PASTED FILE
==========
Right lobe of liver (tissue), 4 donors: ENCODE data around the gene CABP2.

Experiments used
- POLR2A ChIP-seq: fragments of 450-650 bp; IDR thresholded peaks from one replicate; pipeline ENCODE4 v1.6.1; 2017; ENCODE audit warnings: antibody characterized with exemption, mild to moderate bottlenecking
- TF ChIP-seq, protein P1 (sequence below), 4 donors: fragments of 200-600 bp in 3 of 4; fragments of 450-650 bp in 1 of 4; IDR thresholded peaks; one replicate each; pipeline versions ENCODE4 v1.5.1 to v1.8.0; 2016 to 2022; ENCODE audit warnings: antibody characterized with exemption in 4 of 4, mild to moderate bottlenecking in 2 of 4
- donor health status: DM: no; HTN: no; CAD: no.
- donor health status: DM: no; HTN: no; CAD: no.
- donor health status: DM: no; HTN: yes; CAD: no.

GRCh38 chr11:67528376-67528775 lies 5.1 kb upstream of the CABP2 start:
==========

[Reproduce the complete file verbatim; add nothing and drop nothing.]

Right lobe of liver (tissue), 4 donors: ENCODE data around the gene CABP2.

Experiments used
- POLR2A ChIP-seq: fragments of 450-650 bp; IDR thresholded peaks from one replicate; pipeline ENCODE4 v1.6.1; 2017; ENCODE audit warnings: antibody characterized with exemption, mild to moderate bottlenecking
- TF ChIP-seq, protein P1 (sequence below), 4 donors: fragments of 200-600 bp in 3 of 4; fragments of 450-650 bp in 1 of 4; IDR thresholded peaks; one replicate each; pipeline versions ENCODE4 v1.5.1 to v1.8.0; 2016 to 2022; ENCODE audit warnings: antibody characterized with exemption in 4 of 4, mild to moderate bottlenecking in 2 of 4
- donor health status: DM: no; HTN: no; CAD: no.
- donor health status: DM: no; HTN: no; CAD: no.
- donor health status: DM: no; HTN: yes; CAD: no.

GRCh38 chr11:67528376-67528775 lies 5.1 kb upstream of the CABP2 start: